"The wind blows where it wishes and you hear the sound of it, but do not know where it comes from and where it is going; so is everyone who is born of the Spirit."
The wind is real; its existence is both felt, and observed in its effects. Yet it cannot be held in the hand. Though it is invisible, it is just as real as the tree it bends to its will, the ship it blows off course, the skin it either cools, heats, or freezes.
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Even within the Christian community the Spirit is often erroneously referred to as an "it." One's next door neighbor is a "she"; the delivery driver is a "he"; even the second member of the Trinity, who once walked the soil of this earth, is certainly a "He." But the Spirit—a mysterious, invisible being without what we would call a proper name—is too often called an "it."
But the Spirit is both real and a person.
"But when He, the Spirit of truth, comes, He will guide you into all the truth; for He will not speak on His own initiative, but whatever He hears, He will speak; and He will disclose to you what is to come."
The Holy Spirit is a living Person and should be treated as a person. We must never think of Him as a blind energy nor as an impersonal force. He hears and sees and feels as any person does. He speaks and hears us speak. We can please Him or grieve Him or silence Him as we can any other person. He will respond to our timid effort to know Him and will ever meet us over half the way.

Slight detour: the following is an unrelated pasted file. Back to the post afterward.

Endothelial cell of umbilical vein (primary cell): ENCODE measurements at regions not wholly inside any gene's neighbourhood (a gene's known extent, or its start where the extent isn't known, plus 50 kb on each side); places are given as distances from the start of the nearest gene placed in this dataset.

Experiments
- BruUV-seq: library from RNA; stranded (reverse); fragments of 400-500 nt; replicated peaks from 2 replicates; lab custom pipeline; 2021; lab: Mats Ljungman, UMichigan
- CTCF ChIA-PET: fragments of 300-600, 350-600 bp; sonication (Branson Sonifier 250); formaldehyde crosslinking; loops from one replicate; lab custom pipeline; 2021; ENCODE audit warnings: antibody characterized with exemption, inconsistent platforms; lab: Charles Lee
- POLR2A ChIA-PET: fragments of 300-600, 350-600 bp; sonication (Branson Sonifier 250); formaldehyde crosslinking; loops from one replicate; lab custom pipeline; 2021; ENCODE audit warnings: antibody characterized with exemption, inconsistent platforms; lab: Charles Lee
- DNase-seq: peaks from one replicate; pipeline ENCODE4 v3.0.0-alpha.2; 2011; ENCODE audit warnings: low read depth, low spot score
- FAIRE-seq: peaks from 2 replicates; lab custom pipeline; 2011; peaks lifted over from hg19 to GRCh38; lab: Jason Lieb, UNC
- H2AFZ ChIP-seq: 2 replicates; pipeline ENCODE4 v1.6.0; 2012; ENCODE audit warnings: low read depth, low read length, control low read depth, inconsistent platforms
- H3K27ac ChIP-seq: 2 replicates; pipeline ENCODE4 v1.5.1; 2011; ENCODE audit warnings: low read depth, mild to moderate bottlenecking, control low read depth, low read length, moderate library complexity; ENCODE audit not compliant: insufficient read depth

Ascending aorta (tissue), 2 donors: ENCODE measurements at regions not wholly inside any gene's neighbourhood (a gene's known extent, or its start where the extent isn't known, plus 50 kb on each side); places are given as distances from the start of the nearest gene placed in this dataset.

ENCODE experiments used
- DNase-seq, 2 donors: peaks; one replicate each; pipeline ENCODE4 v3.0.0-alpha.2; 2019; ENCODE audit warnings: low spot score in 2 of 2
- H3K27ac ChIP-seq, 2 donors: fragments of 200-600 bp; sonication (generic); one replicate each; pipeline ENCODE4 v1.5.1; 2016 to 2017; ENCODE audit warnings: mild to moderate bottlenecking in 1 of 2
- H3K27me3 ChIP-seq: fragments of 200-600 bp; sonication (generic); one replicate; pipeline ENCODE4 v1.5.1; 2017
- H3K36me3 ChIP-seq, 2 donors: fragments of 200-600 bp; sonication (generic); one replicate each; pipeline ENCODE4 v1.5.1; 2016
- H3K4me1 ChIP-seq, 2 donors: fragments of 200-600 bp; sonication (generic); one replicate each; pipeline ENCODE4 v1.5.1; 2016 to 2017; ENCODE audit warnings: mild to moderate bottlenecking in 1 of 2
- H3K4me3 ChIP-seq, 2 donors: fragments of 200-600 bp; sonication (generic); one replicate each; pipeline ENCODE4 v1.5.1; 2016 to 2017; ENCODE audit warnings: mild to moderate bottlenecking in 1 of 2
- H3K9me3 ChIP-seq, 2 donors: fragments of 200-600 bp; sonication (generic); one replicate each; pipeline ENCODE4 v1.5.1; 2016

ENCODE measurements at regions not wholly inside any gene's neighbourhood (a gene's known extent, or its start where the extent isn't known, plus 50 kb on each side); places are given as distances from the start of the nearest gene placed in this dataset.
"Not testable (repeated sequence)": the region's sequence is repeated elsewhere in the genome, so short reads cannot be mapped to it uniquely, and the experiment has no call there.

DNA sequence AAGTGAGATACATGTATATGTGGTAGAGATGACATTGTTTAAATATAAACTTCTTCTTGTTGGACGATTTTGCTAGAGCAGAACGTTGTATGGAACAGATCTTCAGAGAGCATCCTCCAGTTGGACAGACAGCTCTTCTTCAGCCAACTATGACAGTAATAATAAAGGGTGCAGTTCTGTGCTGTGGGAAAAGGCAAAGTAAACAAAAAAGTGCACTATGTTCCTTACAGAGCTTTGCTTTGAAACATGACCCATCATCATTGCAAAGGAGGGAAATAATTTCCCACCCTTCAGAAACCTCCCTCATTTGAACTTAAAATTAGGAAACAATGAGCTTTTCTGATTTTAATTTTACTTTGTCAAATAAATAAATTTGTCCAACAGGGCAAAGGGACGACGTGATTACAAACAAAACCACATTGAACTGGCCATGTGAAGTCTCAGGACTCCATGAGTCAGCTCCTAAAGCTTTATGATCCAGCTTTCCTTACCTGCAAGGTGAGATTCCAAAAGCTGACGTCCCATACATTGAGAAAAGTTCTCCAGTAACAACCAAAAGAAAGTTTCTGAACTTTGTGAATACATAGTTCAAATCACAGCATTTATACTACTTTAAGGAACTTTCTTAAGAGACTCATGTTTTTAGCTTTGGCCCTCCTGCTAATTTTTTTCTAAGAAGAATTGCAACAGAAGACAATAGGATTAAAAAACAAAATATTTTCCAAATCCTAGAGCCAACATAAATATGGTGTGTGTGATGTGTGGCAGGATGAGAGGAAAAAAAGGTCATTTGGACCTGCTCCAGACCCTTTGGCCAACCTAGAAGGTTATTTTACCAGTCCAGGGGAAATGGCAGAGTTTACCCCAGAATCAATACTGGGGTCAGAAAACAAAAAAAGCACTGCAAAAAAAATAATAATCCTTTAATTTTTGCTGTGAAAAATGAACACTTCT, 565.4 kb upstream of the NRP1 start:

Many think of the Holy Spirit as radiant energy, and thereby find it impossible to establish a relationship. We do not have a relationship with the electricity coursing through the walls of our house; we have relationships with the people who live in the house.
The Spirit is a person living within our corporeal house. As He fits Himself into that house, making Himself comfortable, we are to make ourselves comfortable with His ways. We are to mold our lives to His shape and dimensions. We are to accept His presence as something familiar.
His existence is both felt, and observed in its effects. Yet the Spirit cannot be held or touched. His existence is proved, first, by faith, but though invisible He is just as real as the life He bends to the Father's will, the errant path He blows back on course, the comfort He brings to a believer's sorrow.
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The most important rule for us is to concentrate on keeping our lives open to God. Let everything else including work, clothes, and food be set aside. The busyness of things obscures our concentration on God. We must maintain a position of beholding Him, keeping our lives completely spiritual through and through. Let other things come and go as they will; let other people criticize us as they will; but never allow anything to obscure the life that "is hidden with Christ in God" (Colossians 3:3). Never let a hurried lifestyle disturb the relationship of abiding in Him. This is an easy thing to allow, but we must guard against it. The most difficult lesson of the Christian life is learning how to continue "beholding as in a mirror the glory of the Lord."